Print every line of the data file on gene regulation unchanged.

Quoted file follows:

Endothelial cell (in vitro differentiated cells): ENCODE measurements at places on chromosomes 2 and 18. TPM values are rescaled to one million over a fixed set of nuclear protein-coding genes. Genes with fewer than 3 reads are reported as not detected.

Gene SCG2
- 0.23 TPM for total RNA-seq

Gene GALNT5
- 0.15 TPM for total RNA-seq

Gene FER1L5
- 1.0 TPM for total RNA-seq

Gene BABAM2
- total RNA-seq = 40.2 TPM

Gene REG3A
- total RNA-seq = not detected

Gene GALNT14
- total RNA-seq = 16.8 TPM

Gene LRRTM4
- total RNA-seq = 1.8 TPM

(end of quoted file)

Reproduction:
Endothelial cell (in vitro differentiated cells): ENCODE measurements at places on chromosomes 2 and 18. TPM values are rescaled to one million over a fixed set of nuclear protein-coding genes. Genes with fewer than 3 reads are reported as not detected.

Gene SCG2
- 0.23 TPM for total RNA-seq

Gene GALNT5
- 0.15 TPM for total RNA-seq

Gene FER1L5
- 1.0 TPM for total RNA-seq

Gene BABAM2
- total RNA-seq = 40.2 TPM

Gene REG3A
- total RNA-seq = not detected

Gene GALNT14
- total RNA-seq = 16.8 TPM

Gene LRRTM4
- total RNA-seq = 1.8 TPM